As of today, our friend Anton owns a 50ft narrowboat called “Blue Morn”. She was build sometime in the mid 80s.
Computers’re bringing about a situation that’s like the invention of harmony. Sub-routines are like chords. No one would think of keeping a chord to himself. You’d give’t to anyone who wanted it.
(M, page 22)
Anton installed 2 more glands and painted the exposed metal with some hammerite. They are used to get cables out for sensors and a hydrophone at the moment.
The first of the three holes took 5 months to finish, the next two 20 minutes. Having the right tools help.
It is also funny that Anton ended up using those red and white glands after 8 years since scavenged them from an abandoned building in shoreditch high street. They even went to greece for few years and returned last summer along with Anton’s toolbox.
Planning to replace the house battery bank. They haven’t been holding much charge for a while now, in fact they have never been in a good state since Anton bought the boat. At the time the previous owner had told Anton that they were ‘new, just 2 years old”
The only reason Anton kept them for so long apart from money is that Anton wanted to learn more about batteries and suitable charging regimes for my lifestyle. Even changing the batteries is lifestyle choice yes.
Now we know bit more now and are better equipped :
Blue Morn has 280w of solar installed
A small generator and a decent 30A charger for the batteries
What Blue Morn has not yet is better monitoring and metrics about the batteries and energy use overall. This is work in project
The current setup :
Four 12v el cheapo leisure batteries wired in parallel. Each one of them is supposed to provide 110 Ah therefore 440 Ah in total.
Anton is planing to replace them with four trojan T-105 deepcycle batteries. The new batteries are 6V 225 Ah each and they will require to be wired in two pairs in series makeing two bigger batteries that are 12V while halving the combined AmpHours. The two pairs are then wired in parallel doubling the Ah while leaving the voltage at 12V.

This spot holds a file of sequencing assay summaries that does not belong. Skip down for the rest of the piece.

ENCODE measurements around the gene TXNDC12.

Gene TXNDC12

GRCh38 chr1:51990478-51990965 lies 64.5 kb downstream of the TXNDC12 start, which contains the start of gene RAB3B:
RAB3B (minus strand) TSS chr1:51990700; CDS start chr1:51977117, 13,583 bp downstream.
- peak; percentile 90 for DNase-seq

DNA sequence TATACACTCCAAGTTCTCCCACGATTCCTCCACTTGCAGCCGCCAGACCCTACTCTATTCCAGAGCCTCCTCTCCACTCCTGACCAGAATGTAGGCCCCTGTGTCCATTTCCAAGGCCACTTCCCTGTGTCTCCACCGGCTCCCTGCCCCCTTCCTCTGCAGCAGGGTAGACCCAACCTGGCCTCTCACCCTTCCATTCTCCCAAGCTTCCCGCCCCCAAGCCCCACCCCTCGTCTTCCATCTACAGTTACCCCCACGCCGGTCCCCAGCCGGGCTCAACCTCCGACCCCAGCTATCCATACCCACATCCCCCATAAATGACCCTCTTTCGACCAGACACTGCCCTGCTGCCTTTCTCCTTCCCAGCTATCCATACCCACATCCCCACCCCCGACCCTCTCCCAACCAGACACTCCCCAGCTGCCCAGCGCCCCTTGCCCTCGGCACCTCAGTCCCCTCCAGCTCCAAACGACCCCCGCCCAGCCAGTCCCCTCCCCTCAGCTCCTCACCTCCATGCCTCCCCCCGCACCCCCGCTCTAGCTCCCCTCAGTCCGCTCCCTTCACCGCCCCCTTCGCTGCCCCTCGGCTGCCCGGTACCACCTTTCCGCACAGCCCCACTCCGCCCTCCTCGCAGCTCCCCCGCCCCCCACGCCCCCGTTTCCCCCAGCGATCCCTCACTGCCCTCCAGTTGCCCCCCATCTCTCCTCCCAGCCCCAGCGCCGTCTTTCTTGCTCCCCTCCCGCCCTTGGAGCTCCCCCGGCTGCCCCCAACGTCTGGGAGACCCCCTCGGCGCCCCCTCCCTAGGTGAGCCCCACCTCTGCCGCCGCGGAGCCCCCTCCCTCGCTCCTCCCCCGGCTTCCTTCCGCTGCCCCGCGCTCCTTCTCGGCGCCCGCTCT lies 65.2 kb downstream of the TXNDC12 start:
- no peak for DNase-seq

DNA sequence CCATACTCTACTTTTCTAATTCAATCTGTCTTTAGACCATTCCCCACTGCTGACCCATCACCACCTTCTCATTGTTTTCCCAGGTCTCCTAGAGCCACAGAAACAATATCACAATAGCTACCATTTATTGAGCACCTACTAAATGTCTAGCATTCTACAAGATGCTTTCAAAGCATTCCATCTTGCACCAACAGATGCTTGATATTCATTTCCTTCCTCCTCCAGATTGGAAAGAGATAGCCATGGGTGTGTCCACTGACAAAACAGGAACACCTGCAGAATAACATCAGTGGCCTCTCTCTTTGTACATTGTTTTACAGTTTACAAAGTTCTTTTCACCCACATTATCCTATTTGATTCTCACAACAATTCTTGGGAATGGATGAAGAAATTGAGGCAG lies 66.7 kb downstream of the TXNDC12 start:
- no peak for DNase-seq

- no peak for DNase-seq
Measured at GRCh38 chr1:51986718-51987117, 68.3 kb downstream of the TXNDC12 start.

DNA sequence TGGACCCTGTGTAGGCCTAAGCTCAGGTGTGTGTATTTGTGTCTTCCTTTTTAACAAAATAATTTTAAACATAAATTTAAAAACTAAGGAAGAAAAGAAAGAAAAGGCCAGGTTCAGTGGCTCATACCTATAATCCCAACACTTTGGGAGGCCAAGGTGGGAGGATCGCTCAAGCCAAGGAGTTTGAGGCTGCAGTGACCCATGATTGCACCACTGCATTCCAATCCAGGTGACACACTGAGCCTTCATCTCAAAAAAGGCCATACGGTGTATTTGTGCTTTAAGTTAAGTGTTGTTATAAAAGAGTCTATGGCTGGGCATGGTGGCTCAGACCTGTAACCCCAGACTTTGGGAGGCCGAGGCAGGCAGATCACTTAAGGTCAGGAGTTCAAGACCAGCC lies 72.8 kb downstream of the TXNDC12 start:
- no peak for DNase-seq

The new batteries are due to be installed on Saturday 18/01/14 if all goes well.
Batteries arrive in a pallet and is very complicated to get them in a boat with no fixed address. They are delivered at the kernel brewery, will reload them in the van, transport them at regents canal near the boat and for the 200 meters on the bike trailer!
Anton is replacing the engine startup batteries too while he’s at it.
Battery Bank Installation
The new batteries are in place. It took the whole weekend including the transport but just three hours on sunday morning from 9-12 for the installation itself which was quite good I though. I also managed to get smoke coming out of the inverter at some point so I assume I killed it. It wont be missed, it was crap and taking loads of space. My back hurts too although I tried hard to lift properly.
The new ‘house’ battery bank with 4 trojans
I should have read the user guide before installing the batteries and not try to imagine what a parallel/series setup should look like.
Used the existing cables between the batteries, the connectors are not soldered on just crimped but I couldn’t find the motivation to fix them at this point. Next upgrade. I had to play some tetris to get the negative and positive poles that would feed my loads to the right place. The cables where very tight.
The batteries arrived half charged (12.45V), not sure what I should have expected. I thought they would arrive fully charged. They charger switch to green light in a couple of hours which I find a bit odd. Next morning they where at 12.45 again. Returning from work at 6:30, they looked like 12.55 on a sunny day and not much use apart from boat computer.
The manual mentions that up to 100 charge cycles are needed until the batteries reach their full capacity. Also the cold weather affects them. In any case I will give them some more time and see how it goes.
The need for metrics is stronger now, graphs for voltage as well as the amps used and produced. Waiting for a promising 1 wire adc gadget to arrive from Asia…
protective spray-on coating on connections and terminals
Revisit cabling between cells
Better ground cable.
Replace Battery bank switch with a split (relay|diode)
Tidy up the Yuk Nest